Friday, November 22, 2013

November 22, 1963 . . . and beyond

It’s the 50th anniversary of three notable deaths. Aldous Huxley, author of Brave New World, is often overlooked on the date of his passing because his fame is not as widespread as that of C. S. Lewis, the Christian apologist whose Chronicles of Narnia is read in classrooms. On November 22, 1963, the news that Huxley and Lewis would no longer put pen to paper was put on hold as television, radio, and newspapers (no one used the word “media” much back then) placed all of their focus on John F. Kennedy, the 35th president of the United States who was assassinated in Dallas, Texas early in the afternoon.

I was six-years-old, a first grader at a parochial school where the principal announced the tragedy over the PA system. We stood next to our desks, said a prayer, probably a “Hail Mary” or something equally meaningless, and were dismissed early. Once home, I didn’t really grasp the reason for my mother’s tears. I knew JFK as an image on the black-and-white TV screen, someone not unlike Ben Casey, the doctor played by Vince Edwards on a series popular at the time. There were soon clues that Kennedy was more important than a TV doctor.

Once the news broke, there was no other news. Television covered the story around the clock for four days. There was the news of the assassination attempt, the confirmation that Kennedy was dead, interviews with tearful Americans, the arrest of Lee Harvey Oswald, then Oswald's death at the hands of Jack Ruby, all culminating in Kennedy's funeral on Monday November 25 followed by burial in Arlington Cemetery. Kennedy's body was laid to rest, but his ghost has haunted the country ever since.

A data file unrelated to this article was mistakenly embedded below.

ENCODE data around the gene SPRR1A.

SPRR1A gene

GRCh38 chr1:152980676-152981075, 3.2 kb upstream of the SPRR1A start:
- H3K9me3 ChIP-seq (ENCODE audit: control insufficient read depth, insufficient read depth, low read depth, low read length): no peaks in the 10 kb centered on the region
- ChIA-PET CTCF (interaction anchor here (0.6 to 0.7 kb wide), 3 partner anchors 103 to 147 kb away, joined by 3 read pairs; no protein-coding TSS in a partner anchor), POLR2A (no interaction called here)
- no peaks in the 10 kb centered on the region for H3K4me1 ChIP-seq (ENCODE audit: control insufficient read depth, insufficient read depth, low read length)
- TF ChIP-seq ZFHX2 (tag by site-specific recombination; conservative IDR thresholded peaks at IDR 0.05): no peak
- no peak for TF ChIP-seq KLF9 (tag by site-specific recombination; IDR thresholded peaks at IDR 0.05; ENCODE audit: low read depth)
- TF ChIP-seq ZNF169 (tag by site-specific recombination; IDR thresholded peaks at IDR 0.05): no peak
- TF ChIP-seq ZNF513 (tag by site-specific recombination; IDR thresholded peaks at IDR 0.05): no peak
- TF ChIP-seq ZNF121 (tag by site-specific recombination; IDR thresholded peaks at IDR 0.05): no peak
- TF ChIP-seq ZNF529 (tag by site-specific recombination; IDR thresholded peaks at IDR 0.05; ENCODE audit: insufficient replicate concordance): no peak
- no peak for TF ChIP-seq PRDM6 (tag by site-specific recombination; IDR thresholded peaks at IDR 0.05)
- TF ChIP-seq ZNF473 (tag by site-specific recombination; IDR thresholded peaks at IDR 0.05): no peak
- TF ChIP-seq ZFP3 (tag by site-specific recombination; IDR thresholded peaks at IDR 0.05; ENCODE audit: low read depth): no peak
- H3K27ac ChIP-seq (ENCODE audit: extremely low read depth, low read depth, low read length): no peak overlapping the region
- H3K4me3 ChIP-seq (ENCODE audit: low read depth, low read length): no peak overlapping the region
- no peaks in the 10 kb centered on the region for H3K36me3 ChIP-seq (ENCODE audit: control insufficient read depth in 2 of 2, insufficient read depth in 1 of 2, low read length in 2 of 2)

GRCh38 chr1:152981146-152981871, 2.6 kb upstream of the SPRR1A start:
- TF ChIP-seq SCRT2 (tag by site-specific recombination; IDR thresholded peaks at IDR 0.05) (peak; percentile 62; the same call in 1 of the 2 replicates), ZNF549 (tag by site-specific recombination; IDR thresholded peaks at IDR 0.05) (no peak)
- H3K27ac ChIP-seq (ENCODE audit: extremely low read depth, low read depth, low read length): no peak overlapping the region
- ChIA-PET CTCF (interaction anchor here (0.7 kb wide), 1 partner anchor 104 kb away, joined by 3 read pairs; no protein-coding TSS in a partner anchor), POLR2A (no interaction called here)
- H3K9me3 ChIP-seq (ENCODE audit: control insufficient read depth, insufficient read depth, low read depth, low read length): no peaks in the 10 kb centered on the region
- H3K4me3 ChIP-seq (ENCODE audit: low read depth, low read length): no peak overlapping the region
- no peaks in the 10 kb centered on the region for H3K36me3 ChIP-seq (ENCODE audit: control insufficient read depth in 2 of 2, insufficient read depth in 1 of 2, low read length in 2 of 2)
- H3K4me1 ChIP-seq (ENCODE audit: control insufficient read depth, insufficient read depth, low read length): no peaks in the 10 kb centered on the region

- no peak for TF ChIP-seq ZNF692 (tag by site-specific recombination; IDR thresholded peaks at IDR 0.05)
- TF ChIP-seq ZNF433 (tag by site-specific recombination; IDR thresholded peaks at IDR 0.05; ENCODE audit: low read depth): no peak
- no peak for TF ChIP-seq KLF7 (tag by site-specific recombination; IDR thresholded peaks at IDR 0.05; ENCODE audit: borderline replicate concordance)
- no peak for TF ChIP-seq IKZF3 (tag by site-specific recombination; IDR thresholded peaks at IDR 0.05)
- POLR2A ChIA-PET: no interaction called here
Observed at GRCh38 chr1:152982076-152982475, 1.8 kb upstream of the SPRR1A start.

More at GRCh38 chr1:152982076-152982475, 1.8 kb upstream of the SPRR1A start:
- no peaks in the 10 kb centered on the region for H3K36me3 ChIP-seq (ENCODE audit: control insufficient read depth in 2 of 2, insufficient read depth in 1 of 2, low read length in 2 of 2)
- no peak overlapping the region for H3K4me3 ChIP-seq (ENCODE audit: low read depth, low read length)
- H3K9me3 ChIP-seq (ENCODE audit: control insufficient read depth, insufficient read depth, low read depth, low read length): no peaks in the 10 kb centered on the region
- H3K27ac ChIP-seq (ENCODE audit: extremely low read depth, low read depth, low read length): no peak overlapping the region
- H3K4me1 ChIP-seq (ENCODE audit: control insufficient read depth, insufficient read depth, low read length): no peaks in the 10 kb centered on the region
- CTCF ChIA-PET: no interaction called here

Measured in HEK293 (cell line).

There are questions, not only about the possibility of a conspiracy in his death, but about his life and legacy. Was Kennedy a great president comparable to Lincoln and FDR? Or was he simply a great cultural icon, a political Elvis? One thing is certain: He was an inspirational figure to millions of people, including many who were not born in 1963.

Shortly after his father’s death, John Kennedy Jr was asked if he remembered him and where was he now?

"Heaven,” the little boy said.

In November 22, 1963: Reflections on the Life, Assassination, and Legacy of John F. Kennedy by Dean R. Owen, the author quotes Reverend Billy Graham who recalled visiting Kennedy only four days before his inauguration as president in January 1961. Kennedy asked Graham about the Bible and where he believed history was heading. Graham told the newly elected president that history would come to a dramatic end with the second coming of Jesus Christ.

Kennedy said, “I’m interested in that.”

Brian W. Fairbanks


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